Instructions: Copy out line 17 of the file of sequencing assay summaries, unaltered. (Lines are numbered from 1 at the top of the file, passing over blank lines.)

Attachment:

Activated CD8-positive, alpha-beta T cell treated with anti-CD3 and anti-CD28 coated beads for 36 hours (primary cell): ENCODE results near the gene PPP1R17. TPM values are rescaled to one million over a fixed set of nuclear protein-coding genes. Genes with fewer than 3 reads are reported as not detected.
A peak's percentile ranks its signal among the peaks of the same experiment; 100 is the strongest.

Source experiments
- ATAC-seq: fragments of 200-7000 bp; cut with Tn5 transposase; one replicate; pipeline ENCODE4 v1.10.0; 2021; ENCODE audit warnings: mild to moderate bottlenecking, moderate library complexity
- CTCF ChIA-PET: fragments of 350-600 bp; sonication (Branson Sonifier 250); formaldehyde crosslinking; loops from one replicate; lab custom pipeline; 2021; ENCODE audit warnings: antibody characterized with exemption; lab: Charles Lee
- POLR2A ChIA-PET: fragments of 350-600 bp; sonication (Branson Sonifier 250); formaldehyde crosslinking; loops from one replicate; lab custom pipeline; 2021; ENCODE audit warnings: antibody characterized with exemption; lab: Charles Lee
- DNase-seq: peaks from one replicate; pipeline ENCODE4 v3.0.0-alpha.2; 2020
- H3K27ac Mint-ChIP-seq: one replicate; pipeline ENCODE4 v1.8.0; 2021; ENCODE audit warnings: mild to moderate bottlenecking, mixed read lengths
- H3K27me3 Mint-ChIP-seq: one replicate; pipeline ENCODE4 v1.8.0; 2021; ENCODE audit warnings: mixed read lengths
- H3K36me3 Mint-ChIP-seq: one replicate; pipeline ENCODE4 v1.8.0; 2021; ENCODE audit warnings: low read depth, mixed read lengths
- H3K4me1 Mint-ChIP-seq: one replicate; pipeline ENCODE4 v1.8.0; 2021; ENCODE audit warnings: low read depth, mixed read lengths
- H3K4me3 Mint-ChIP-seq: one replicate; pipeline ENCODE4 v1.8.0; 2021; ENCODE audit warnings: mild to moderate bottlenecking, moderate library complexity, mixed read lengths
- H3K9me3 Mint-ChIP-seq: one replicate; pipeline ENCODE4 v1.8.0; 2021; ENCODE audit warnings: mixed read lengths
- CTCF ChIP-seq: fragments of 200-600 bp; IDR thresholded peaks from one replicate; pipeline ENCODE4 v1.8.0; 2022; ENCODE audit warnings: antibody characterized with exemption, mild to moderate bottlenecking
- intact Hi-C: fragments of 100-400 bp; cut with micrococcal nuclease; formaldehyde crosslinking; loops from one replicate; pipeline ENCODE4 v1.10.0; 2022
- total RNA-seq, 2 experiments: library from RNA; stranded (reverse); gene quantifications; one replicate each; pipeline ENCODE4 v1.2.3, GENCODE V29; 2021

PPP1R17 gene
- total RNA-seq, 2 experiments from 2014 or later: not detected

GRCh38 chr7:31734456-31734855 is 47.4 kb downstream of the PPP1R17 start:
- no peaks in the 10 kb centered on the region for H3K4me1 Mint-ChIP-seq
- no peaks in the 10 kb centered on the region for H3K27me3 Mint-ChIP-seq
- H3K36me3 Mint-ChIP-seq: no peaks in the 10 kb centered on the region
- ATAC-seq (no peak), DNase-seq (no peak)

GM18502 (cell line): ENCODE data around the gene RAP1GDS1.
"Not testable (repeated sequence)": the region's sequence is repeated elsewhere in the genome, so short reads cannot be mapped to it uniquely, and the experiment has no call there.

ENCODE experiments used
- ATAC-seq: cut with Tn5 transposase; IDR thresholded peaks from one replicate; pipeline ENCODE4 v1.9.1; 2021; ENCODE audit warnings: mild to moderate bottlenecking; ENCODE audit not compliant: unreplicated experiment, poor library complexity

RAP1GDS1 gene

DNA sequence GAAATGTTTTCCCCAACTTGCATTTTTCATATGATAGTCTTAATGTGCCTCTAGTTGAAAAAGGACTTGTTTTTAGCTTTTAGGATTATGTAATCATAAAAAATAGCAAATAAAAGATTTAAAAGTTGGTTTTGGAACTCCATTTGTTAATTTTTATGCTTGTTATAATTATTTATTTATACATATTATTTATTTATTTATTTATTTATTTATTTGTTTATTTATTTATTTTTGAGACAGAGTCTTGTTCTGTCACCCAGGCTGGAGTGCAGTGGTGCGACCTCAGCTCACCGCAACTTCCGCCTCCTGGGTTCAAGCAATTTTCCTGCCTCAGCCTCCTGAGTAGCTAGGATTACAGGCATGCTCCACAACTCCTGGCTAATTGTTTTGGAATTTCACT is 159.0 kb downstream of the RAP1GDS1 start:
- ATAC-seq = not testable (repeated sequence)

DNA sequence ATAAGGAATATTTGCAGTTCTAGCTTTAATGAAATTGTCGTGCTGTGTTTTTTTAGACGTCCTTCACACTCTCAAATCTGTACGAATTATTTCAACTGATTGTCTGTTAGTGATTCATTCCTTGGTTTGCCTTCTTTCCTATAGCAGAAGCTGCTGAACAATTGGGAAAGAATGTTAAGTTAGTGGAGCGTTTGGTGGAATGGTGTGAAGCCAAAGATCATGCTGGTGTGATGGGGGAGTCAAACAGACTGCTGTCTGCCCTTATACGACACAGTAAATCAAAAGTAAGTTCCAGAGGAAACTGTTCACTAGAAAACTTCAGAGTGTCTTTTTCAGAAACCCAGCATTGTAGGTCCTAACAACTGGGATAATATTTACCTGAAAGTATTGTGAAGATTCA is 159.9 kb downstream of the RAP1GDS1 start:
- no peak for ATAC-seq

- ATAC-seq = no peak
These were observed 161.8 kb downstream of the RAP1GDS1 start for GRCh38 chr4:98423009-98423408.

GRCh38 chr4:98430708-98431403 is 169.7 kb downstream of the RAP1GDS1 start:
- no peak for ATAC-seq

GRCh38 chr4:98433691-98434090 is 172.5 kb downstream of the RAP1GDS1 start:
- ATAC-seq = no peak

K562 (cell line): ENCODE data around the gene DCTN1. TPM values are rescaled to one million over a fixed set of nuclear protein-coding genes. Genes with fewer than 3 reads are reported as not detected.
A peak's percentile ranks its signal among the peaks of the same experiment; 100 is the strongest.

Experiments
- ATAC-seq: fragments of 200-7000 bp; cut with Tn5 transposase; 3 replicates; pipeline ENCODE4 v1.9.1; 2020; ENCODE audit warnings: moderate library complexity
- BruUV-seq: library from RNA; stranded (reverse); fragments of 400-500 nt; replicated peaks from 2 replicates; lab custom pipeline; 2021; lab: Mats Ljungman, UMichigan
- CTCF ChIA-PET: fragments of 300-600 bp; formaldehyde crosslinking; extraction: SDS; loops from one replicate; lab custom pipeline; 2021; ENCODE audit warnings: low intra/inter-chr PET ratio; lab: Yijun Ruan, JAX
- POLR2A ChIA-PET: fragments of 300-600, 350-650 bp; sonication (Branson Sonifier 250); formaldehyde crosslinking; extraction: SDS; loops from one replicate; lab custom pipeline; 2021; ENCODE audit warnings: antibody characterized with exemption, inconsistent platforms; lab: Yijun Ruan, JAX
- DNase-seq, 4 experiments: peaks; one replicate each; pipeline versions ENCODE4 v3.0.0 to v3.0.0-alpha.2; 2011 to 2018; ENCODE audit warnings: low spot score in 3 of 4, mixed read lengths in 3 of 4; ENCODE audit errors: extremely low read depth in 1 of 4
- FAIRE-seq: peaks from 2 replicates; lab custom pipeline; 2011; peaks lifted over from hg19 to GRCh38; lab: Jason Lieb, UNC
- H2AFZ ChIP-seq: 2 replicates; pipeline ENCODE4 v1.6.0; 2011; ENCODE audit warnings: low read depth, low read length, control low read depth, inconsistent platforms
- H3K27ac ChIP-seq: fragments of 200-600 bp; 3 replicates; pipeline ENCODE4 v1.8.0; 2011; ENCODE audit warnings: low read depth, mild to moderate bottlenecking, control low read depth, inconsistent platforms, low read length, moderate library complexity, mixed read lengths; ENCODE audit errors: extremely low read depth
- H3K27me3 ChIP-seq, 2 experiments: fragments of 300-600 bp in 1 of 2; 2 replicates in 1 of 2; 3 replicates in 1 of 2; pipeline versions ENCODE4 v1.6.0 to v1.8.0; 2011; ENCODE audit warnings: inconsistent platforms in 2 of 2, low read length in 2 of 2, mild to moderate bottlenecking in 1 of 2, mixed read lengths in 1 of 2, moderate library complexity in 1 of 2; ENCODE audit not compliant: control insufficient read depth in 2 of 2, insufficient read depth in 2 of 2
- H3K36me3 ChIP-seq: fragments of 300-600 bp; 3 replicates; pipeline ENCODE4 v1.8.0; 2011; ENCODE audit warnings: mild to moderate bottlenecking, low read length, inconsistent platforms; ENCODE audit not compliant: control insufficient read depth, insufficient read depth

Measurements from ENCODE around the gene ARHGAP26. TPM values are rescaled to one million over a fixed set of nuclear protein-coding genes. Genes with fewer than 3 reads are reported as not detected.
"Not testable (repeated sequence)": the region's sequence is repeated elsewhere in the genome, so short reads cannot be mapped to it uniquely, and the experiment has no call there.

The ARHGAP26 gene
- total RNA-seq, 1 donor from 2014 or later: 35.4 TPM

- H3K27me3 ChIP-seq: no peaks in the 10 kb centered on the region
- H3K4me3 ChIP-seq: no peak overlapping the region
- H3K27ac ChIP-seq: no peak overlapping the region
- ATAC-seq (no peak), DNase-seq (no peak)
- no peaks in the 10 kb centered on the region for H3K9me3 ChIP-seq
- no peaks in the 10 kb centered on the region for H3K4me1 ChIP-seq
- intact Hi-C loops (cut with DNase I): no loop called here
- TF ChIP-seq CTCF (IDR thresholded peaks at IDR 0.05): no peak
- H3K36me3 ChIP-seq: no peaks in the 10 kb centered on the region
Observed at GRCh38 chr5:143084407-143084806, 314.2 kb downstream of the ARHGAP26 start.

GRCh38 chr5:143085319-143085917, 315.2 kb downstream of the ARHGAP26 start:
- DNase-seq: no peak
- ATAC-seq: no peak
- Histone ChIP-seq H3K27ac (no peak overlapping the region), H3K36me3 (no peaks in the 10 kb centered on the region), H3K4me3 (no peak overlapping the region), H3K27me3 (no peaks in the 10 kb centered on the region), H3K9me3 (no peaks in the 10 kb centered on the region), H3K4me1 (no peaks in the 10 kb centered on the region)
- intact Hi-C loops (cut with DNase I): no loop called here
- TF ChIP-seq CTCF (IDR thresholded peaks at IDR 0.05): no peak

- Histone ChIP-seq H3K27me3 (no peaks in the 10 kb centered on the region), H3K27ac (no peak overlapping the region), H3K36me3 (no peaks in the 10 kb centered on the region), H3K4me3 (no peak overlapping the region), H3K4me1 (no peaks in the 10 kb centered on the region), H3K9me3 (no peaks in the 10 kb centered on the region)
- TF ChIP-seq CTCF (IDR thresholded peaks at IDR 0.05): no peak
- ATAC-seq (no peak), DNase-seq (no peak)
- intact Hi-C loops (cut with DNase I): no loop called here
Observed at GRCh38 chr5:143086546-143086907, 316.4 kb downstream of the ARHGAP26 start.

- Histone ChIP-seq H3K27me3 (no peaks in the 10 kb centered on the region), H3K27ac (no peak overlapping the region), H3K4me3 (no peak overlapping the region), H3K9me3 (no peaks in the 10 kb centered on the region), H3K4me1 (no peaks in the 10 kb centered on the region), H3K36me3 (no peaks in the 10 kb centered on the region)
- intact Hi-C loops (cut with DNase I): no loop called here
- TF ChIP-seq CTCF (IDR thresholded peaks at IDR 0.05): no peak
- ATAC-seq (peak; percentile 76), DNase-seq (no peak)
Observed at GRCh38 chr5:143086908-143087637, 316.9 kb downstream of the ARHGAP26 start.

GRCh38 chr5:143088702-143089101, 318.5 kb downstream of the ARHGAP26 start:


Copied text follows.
PPP1R17 gene